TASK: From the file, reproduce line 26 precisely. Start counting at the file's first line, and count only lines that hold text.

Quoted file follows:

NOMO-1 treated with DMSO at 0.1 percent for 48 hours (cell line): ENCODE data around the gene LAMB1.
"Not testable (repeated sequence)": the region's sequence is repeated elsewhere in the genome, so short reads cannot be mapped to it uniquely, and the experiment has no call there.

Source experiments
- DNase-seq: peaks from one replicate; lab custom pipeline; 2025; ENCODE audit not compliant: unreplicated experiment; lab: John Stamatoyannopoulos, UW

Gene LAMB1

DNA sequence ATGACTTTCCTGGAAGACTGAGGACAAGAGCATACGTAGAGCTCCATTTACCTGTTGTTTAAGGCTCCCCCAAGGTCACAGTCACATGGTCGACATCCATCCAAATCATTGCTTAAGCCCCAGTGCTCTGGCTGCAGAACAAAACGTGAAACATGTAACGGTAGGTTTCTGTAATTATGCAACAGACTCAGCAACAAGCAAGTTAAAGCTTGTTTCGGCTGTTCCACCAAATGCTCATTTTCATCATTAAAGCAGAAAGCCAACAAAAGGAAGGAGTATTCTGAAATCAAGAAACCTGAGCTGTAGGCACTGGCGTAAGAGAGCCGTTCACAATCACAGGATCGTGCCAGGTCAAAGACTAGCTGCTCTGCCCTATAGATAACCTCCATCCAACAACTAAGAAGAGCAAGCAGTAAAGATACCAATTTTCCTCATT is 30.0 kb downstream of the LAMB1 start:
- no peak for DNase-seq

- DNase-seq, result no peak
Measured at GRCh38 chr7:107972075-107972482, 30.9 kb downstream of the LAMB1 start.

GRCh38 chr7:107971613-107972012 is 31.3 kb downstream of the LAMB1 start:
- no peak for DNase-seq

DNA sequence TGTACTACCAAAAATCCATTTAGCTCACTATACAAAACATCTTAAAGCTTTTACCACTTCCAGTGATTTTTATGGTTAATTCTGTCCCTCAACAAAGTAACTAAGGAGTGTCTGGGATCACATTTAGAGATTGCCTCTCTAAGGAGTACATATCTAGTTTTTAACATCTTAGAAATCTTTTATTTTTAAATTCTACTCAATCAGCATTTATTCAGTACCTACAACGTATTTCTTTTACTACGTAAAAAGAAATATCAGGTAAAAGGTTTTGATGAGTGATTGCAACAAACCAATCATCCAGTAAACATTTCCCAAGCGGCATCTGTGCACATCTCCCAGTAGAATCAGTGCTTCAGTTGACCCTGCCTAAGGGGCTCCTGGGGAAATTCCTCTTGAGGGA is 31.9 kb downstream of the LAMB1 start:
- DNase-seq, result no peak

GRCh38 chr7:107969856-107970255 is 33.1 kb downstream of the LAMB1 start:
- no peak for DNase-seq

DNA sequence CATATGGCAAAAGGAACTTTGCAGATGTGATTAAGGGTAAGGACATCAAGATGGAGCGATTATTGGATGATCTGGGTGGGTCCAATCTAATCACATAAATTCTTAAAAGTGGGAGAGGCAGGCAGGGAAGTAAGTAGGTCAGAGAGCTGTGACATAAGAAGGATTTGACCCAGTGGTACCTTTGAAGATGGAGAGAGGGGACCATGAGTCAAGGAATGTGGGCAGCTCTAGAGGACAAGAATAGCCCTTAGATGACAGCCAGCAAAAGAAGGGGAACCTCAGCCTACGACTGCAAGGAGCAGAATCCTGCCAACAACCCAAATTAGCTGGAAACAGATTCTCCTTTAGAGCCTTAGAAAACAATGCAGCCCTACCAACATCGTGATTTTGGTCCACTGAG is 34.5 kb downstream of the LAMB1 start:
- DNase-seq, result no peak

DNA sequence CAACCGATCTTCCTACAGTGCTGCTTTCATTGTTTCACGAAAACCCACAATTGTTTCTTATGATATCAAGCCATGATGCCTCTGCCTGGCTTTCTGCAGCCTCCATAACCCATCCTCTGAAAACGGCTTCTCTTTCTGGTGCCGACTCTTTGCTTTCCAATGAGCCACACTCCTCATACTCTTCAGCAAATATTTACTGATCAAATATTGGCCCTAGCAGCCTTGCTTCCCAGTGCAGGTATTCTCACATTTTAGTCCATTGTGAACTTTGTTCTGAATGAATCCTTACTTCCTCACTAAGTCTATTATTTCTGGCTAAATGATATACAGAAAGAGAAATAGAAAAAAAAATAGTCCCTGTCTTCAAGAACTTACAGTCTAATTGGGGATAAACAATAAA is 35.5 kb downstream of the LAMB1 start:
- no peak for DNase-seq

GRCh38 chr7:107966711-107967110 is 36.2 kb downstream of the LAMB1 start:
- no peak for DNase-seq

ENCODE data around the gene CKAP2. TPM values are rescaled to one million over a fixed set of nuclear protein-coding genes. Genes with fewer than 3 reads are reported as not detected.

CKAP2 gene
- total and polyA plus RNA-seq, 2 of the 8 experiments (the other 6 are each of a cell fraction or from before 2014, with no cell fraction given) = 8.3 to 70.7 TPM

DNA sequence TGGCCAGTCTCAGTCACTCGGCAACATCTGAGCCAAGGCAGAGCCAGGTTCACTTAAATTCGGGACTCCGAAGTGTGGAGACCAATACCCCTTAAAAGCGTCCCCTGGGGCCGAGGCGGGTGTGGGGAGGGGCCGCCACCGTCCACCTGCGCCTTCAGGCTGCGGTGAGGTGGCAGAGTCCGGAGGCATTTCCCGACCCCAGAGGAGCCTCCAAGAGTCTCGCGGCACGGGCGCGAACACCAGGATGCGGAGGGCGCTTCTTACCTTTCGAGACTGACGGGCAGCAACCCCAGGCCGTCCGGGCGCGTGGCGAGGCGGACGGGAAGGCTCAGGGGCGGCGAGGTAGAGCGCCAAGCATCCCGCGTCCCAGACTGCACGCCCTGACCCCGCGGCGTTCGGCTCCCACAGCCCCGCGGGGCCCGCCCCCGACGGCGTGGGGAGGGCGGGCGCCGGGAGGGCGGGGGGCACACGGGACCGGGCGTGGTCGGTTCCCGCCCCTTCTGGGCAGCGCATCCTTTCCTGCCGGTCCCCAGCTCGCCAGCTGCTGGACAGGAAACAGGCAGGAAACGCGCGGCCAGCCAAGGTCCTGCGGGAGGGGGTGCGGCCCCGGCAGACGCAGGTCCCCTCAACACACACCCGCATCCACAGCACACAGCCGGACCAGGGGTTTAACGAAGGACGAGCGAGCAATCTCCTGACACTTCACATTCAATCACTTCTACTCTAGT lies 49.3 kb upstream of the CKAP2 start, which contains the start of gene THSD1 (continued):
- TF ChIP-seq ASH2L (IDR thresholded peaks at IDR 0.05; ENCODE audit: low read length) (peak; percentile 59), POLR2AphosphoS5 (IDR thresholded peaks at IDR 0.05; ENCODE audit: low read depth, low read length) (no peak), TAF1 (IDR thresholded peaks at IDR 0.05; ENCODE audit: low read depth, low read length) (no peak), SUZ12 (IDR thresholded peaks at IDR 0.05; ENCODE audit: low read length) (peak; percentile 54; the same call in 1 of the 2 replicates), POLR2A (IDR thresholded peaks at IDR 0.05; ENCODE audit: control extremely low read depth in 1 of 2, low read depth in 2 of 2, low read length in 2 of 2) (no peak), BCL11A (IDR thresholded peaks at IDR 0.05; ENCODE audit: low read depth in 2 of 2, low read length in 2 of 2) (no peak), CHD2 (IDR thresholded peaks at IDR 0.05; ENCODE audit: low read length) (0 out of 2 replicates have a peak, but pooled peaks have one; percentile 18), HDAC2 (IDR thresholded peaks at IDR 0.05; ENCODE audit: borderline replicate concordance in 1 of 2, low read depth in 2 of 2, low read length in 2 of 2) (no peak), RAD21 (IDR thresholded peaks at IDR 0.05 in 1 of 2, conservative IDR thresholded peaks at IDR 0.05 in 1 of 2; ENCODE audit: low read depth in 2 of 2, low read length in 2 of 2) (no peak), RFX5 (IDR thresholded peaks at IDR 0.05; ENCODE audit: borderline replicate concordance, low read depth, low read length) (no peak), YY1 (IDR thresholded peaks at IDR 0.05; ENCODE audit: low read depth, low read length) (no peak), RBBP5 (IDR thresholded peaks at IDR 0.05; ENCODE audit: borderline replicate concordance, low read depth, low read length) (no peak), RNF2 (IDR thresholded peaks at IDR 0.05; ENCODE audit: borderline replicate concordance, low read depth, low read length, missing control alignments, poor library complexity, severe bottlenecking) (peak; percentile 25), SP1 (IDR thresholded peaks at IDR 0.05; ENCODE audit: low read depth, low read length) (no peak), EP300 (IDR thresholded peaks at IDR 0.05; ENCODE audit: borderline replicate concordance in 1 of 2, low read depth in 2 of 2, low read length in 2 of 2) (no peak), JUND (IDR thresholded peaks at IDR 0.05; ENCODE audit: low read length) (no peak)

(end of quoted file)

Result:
- TF ChIP-seq ASH2L (IDR thresholded peaks at IDR 0.05; ENCODE audit: low read length) (peak; percentile 59), POLR2AphosphoS5 (IDR thresholded peaks at IDR 0.05; ENCODE audit: low read depth, low read length) (no peak), TAF1 (IDR thresholded peaks at IDR 0.05; ENCODE audit: low read depth, low read length) (no peak), SUZ12 (IDR thresholded peaks at IDR 0.05; ENCODE audit: low read length) (peak; percentile 54; the same call in 1 of the 2 replicates), POLR2A (IDR thresholded peaks at IDR 0.05; ENCODE audit: control extremely low read depth in 1 of 2, low read depth in 2 of 2, low read length in 2 of 2) (no peak), BCL11A (IDR thresholded peaks at IDR 0.05; ENCODE audit: low read depth in 2 of 2, low read length in 2 of 2) (no peak), CHD2 (IDR thresholded peaks at IDR 0.05; ENCODE audit: low read length) (0 out of 2 replicates have a peak, but pooled peaks have one; percentile 18), HDAC2 (IDR thresholded peaks at IDR 0.05; ENCODE audit: borderline replicate concordance in 1 of 2, low read depth in 2 of 2, low read length in 2 of 2) (no peak), RAD21 (IDR thresholded peaks at IDR 0.05 in 1 of 2, conservative IDR thresholded peaks at IDR 0.05 in 1 of 2; ENCODE audit: low read depth in 2 of 2, low read length in 2 of 2) (no peak), RFX5 (IDR thresholded peaks at IDR 0.05; ENCODE audit: borderline replicate concordance, low read depth, low read length) (no peak), YY1 (IDR thresholded peaks at IDR 0.05; ENCODE audit: low read depth, low read length) (no peak), RBBP5 (IDR thresholded peaks at IDR 0.05; ENCODE audit: borderline replicate concordance, low read depth, low read length) (no peak), RNF2 (IDR thresholded peaks at IDR 0.05; ENCODE audit: borderline replicate concordance, low read depth, low read length, missing control alignments, poor library complexity, severe bottlenecking) (peak; percentile 25), SP1 (IDR thresholded peaks at IDR 0.05; ENCODE audit: low read depth, low read length) (no peak), EP300 (IDR thresholded peaks at IDR 0.05; ENCODE audit: borderline replicate concordance in 1 of 2, low read depth in 2 of 2, low read length in 2 of 2) (no peak), JUND (IDR thresholded peaks at IDR 0.05; ENCODE audit: low read length) (no peak)